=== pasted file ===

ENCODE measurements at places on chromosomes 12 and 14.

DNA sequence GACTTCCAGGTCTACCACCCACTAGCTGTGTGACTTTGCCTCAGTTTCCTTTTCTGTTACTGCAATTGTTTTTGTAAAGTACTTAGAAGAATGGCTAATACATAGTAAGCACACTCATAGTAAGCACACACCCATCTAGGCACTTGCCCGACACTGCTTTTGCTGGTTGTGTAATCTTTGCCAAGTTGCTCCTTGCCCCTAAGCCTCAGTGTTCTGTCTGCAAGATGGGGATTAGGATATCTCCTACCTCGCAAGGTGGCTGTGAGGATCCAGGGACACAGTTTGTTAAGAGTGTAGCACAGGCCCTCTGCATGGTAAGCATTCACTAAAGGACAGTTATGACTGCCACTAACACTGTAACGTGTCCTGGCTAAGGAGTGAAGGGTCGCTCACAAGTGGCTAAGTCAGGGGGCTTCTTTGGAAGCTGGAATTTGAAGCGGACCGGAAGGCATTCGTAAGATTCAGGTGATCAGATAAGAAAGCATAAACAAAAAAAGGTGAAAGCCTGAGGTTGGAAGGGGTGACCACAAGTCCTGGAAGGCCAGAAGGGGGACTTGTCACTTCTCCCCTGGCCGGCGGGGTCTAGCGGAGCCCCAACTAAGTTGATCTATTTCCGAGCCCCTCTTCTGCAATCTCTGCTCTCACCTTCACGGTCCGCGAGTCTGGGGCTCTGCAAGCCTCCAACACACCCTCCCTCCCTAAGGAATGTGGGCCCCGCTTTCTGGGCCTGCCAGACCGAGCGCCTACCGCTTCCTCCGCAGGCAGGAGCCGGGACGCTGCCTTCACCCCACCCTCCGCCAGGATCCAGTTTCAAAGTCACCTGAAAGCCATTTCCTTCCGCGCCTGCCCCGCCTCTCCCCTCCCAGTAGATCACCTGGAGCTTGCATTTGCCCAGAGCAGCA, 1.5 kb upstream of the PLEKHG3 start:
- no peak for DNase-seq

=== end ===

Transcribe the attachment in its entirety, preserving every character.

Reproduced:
ENCODE measurements at places on chromosomes 12 and 14.

DNA sequence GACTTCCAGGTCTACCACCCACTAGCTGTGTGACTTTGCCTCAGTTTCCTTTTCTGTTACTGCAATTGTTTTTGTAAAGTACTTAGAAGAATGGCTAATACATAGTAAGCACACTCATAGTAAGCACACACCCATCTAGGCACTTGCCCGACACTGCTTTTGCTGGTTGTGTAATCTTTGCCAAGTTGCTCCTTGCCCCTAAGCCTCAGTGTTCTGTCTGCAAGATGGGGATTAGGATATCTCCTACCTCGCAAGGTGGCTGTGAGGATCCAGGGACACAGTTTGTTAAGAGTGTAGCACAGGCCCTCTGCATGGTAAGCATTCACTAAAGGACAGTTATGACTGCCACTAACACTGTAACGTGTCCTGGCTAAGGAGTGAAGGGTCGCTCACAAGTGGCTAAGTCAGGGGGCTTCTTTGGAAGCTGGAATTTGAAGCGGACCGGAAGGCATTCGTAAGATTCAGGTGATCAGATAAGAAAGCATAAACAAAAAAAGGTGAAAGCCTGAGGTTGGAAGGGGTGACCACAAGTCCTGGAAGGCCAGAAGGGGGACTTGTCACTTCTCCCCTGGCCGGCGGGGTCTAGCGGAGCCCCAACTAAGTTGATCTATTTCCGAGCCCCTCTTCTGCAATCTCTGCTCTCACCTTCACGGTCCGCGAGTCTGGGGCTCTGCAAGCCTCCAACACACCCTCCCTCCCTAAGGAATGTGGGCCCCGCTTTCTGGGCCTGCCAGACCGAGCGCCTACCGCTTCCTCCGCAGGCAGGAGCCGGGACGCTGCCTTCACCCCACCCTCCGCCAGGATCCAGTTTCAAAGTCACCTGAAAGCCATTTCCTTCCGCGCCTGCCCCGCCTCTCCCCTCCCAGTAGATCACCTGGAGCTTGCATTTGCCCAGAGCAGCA, 1.5 kb upstream of the PLEKHG3 start:
- no peak for DNase-seq